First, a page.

38 degrees vs medical care

There is an organisation called 38 degrees that runs petitions for left wing political causes. They have written a blog post about a proposed US-UK trade deal:

The NHS as we know it is at risk. A group of lobbyists have published a plan for a US -UK trade deal. [1] They want to let American healthcare companies make money off UK patients when we’re sick, vulnerable and in need of care. [2]

They quote from a report by the Cato Institute. The relevant section on p. 228 reads:

With that in mind, what might a realistic U.S.-U.K. FTA look like? First of all, full and fast trade liberalization should be the goal, with exceptions limited to the most sensitive products. Tariffs on all U.S.-U.K. trade should be zero or close to it soon after the agreement enters into force.

On services, there are opportunities for innovations, but also some sensitivities. Both sides have strong financial services sectors, which could thrive when subjected to greater competition. It is proposed that mutual recognition exist across all financial sectors (including banking, investment banking, dealing, broking, fund management, custody, derivatives dealing, clearing, financial infrastructure, and, where possible insurance and reinsurance) from day one. Given the experiences after the 2007–2008 financial crisis, we believe the two regimes are generally already synchronized and seek to achieve the same outcomes.

As for other services areas, health services are an area where both sides would benefit from openness to foreign competition, although we recognize any changes to existing regulations will be extremely controversial. Perhaps, then, for other areas the initial focus should be on other fields such as education or legal services, where negotiators can test the waters and see what is possible. That said, we would envisage a swift, time-tabled implementation of recogni- tion across all areas within 5 years.

Let’s consider what the quote from 38 degrees means first. They don’t want American healthcare companies to make money off NHS patients. Are they just opposed to American healthcare companies? Does the fact that a company is American make it bad? Or is it the case that 38 degrees don’t want anybody making money by providing healthcare to sick patients? If so, shouldn’t nurses and doctors be forced to work for free so they don’t make money by caring for patients? And what about the NHS’s suppliers? They make money by selling stuff to the NHS. Should they be forced to make no profit from such sales? And if nobody is allowed to make any money by caring for sick people, then how are the people who do so going to put food on the table?

What does the Cato document mean? Tariffs are taxes imposed on goods imported from another country. In other words, if you import something and there is a tariff the government is forcing you to pay more for it. The second paragraph talks about the US and UK government having similar goals when it comes to regulating finance and basically sez they should deliberately try to match policy so companies can operate more easily in both countries. So I think we can expect that they have something similar in mind for healthcare companies, although they are kinda vague about it. An American healthcare company would be able to operate more easily in the UK. Likewise UK healthcare companies like BUPA would be able to operate more easily in the US. This is not some enormous change, it’s just allowing people who want to buy healthcare services to do so more easily from more companies.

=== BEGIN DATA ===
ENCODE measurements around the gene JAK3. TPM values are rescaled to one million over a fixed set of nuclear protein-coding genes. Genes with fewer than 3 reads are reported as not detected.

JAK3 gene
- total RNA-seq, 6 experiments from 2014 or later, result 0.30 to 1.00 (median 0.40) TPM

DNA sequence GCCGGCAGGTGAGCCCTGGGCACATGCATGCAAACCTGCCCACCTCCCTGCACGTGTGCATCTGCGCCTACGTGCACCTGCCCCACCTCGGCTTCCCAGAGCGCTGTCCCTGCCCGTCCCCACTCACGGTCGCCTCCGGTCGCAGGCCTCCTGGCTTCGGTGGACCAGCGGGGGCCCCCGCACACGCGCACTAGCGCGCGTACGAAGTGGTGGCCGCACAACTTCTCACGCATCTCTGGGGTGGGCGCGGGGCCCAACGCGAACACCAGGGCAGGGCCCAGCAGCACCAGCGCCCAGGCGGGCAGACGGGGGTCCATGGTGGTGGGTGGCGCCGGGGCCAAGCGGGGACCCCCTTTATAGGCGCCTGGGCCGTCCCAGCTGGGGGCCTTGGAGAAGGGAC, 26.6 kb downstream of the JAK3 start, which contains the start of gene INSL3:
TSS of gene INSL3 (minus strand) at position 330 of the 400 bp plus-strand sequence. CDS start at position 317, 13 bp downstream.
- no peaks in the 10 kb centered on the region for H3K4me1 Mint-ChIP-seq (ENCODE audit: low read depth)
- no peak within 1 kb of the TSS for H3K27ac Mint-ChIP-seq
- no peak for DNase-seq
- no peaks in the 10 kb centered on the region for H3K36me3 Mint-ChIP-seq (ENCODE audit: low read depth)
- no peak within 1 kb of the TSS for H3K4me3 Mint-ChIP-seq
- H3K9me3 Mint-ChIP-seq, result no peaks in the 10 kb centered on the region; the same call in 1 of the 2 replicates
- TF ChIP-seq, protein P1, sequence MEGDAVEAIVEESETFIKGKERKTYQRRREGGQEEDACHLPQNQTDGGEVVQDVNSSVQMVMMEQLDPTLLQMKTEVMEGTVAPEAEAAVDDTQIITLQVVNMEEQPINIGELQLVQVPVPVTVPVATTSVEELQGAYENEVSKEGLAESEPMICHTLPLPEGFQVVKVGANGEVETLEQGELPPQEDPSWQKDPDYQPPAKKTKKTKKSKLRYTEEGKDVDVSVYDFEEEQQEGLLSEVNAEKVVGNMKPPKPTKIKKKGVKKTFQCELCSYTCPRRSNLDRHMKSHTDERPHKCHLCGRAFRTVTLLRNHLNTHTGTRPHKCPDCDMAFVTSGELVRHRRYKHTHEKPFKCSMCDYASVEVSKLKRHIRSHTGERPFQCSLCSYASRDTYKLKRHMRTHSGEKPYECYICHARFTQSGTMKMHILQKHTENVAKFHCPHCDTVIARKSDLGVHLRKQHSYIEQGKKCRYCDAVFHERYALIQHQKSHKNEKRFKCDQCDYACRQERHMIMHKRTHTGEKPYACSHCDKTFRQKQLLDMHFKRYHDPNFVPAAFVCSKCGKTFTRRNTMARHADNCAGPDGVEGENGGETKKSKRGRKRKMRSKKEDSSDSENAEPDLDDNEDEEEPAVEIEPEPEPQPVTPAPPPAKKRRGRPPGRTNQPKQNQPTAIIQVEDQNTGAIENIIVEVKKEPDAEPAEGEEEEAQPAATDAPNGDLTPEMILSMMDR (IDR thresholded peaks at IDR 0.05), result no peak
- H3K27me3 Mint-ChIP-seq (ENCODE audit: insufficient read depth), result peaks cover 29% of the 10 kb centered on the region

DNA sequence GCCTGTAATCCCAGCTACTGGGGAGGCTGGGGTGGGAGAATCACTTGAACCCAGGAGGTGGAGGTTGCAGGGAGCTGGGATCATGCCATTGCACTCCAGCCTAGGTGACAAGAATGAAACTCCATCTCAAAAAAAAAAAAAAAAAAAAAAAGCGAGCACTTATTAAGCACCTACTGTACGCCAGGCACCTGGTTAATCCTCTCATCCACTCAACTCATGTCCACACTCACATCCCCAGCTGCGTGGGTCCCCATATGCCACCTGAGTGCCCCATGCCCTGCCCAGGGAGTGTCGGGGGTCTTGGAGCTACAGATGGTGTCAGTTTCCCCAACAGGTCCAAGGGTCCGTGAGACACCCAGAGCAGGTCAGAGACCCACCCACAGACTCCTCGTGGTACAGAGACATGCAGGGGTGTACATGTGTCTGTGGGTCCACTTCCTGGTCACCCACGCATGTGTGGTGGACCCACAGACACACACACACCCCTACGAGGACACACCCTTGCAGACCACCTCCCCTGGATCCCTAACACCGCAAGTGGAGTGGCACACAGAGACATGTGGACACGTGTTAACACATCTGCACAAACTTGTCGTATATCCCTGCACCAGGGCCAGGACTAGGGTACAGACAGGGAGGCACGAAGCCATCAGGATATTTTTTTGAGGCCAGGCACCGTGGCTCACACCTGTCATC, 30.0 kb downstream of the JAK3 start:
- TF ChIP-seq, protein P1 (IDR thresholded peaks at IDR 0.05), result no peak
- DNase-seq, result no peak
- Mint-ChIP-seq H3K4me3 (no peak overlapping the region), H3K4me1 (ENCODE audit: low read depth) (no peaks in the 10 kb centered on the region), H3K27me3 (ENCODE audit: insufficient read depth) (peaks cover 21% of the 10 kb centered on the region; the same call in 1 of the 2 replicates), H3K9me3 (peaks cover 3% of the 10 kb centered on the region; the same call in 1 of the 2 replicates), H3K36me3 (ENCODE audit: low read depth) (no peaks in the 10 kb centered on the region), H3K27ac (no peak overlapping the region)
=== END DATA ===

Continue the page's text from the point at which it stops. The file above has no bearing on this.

The Cato report doesn’t mention the NHS, but it’s a bit difficult to see how the NHS could get worse if the people running it have the option of buying healthcare goods and services from the US for their patients. An American company might make some items more cheaply, or make something that isn’t made by a UK company. Should the NHS pay more for the same good from a different source just to avoid buying from the US? That would mean less patients could be treated for the same amount of money so more people would suffer. So 38 degrees is advocating a policy that would lead to more people suffering.

The 38 degrees blogpost is typical of the intellectual level of discussion of healthcare in the UK. Their position is that you shouldn’t be allowed to take any responsibility or make any choices for your own healthcare or for anything else. You are a drone who has a right to standard issue government services and no right to anything else.

About conjecturesandrefutations
My name is Alan Forrester. I am interested in science and philosophy: especially David Deutsch, Ayn Rand, Karl Popper and William Godwin.

One Response to 38 degrees vs medical care

  1. From the perspective of the economy (as in the buyers as sellers, the producers and customers), a tariff is like adding potholes to a road. the point of the road is to make transportation cheaper, then the tariff does the opposite. Why bother with roads then, if the government is going to add tariff collectors to them to undo the cost savings of the road? if you undo the benefits of the road, you just end up with the costs of the road *and* the costs of the tariff collectors. (this point is from Bastiat).

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